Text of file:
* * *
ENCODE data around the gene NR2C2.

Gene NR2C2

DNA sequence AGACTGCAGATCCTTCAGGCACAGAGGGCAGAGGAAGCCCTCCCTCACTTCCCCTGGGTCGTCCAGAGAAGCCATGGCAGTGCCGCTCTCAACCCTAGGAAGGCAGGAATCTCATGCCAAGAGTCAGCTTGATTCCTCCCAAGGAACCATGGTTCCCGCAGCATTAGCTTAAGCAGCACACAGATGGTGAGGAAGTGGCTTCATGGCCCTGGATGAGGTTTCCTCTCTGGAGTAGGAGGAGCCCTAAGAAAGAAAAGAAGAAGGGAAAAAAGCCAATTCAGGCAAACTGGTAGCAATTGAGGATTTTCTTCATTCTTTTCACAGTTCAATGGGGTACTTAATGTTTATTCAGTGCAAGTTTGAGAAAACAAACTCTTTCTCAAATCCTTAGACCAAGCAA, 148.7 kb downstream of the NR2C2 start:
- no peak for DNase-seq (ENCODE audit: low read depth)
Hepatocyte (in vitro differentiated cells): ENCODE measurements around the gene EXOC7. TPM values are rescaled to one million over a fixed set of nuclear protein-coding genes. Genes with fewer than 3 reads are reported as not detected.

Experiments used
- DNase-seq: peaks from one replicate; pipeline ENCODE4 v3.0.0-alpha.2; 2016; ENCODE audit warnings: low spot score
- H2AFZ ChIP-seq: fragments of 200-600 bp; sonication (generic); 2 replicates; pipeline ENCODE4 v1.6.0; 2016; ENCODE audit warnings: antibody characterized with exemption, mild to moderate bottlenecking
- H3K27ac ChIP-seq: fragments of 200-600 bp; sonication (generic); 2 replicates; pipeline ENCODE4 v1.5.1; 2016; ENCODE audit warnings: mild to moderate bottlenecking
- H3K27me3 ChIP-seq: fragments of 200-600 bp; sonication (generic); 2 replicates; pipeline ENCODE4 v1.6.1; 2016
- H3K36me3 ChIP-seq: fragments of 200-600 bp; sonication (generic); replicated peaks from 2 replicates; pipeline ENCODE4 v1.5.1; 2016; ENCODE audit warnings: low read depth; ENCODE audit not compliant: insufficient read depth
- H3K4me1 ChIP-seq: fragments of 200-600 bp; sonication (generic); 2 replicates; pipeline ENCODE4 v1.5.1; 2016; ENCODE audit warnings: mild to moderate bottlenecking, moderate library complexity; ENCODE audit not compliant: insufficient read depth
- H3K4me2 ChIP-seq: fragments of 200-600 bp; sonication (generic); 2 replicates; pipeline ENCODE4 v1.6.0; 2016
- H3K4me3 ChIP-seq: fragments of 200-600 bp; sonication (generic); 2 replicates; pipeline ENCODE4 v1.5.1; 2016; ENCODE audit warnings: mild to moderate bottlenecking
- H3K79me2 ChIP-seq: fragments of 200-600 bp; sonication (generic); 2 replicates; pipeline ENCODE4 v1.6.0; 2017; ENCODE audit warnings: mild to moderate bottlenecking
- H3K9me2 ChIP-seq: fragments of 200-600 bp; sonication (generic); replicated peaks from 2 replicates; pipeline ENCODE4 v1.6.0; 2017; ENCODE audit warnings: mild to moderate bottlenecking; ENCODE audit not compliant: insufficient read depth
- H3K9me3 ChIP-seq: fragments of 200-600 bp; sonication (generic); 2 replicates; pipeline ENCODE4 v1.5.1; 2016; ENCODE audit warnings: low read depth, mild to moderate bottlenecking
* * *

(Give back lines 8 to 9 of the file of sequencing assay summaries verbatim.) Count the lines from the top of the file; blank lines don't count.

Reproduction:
- H2AFZ ChIP-seq: fragments of 200-600 bp; sonication (generic); 2 replicates; pipeline ENCODE4 v1.6.0; 2016; ENCODE audit warnings: antibody characterized with exemption, mild to moderate bottlenecking
- H3K27ac ChIP-seq: fragments of 200-600 bp; sonication (generic); 2 replicates; pipeline ENCODE4 v1.5.1; 2016; ENCODE audit warnings: mild to moderate bottlenecking